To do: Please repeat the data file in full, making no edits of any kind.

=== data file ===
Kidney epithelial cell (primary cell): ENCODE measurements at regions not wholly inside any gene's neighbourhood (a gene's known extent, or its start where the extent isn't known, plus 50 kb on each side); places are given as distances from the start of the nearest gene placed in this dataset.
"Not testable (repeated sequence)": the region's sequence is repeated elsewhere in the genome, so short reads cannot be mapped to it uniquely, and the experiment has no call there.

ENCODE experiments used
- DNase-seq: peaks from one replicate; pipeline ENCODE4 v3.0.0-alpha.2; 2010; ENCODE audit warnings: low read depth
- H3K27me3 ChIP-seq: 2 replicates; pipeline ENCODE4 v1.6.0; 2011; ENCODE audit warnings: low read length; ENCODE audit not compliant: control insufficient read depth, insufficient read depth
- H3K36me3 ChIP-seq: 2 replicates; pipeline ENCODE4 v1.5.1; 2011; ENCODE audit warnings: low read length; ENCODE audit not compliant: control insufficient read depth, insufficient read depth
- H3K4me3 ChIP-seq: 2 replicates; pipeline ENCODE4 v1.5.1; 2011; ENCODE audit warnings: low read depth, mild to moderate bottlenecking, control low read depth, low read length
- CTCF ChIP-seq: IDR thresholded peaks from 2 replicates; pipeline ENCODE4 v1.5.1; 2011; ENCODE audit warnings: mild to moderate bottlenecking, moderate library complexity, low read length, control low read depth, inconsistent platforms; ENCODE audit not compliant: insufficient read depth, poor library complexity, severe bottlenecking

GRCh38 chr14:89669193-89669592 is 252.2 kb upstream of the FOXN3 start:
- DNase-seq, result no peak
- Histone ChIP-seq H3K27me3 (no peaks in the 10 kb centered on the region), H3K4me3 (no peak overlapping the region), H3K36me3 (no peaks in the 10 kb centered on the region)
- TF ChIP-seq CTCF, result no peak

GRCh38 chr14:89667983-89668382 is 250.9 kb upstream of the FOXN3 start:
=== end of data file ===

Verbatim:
Kidney epithelial cell (primary cell): ENCODE measurements at regions not wholly inside any gene's neighbourhood (a gene's known extent, or its start where the extent isn't known, plus 50 kb on each side); places are given as distances from the start of the nearest gene placed in this dataset.
"Not testable (repeated sequence)": the region's sequence is repeated elsewhere in the genome, so short reads cannot be mapped to it uniquely, and the experiment has no call there.

ENCODE experiments used
- DNase-seq: peaks from one replicate; pipeline ENCODE4 v3.0.0-alpha.2; 2010; ENCODE audit warnings: low read depth
- H3K27me3 ChIP-seq: 2 replicates; pipeline ENCODE4 v1.6.0; 2011; ENCODE audit warnings: low read length; ENCODE audit not compliant: control insufficient read depth, insufficient read depth
- H3K36me3 ChIP-seq: 2 replicates; pipeline ENCODE4 v1.5.1; 2011; ENCODE audit warnings: low read length; ENCODE audit not compliant: control insufficient read depth, insufficient read depth
- H3K4me3 ChIP-seq: 2 replicates; pipeline ENCODE4 v1.5.1; 2011; ENCODE audit warnings: low read depth, mild to moderate bottlenecking, control low read depth, low read length
- CTCF ChIP-seq: IDR thresholded peaks from 2 replicates; pipeline ENCODE4 v1.5.1; 2011; ENCODE audit warnings: mild to moderate bottlenecking, moderate library complexity, low read length, control low read depth, inconsistent platforms; ENCODE audit not compliant: insufficient read depth, poor library complexity, severe bottlenecking

GRCh38 chr14:89669193-89669592 is 252.2 kb upstream of the FOXN3 start:
- DNase-seq, result no peak
- Histone ChIP-seq H3K27me3 (no peaks in the 10 kb centered on the region), H3K4me3 (no peak overlapping the region), H3K36me3 (no peaks in the 10 kb centered on the region)
- TF ChIP-seq CTCF, result no peak

GRCh38 chr14:89667983-89668382 is 250.9 kb upstream of the FOXN3 start: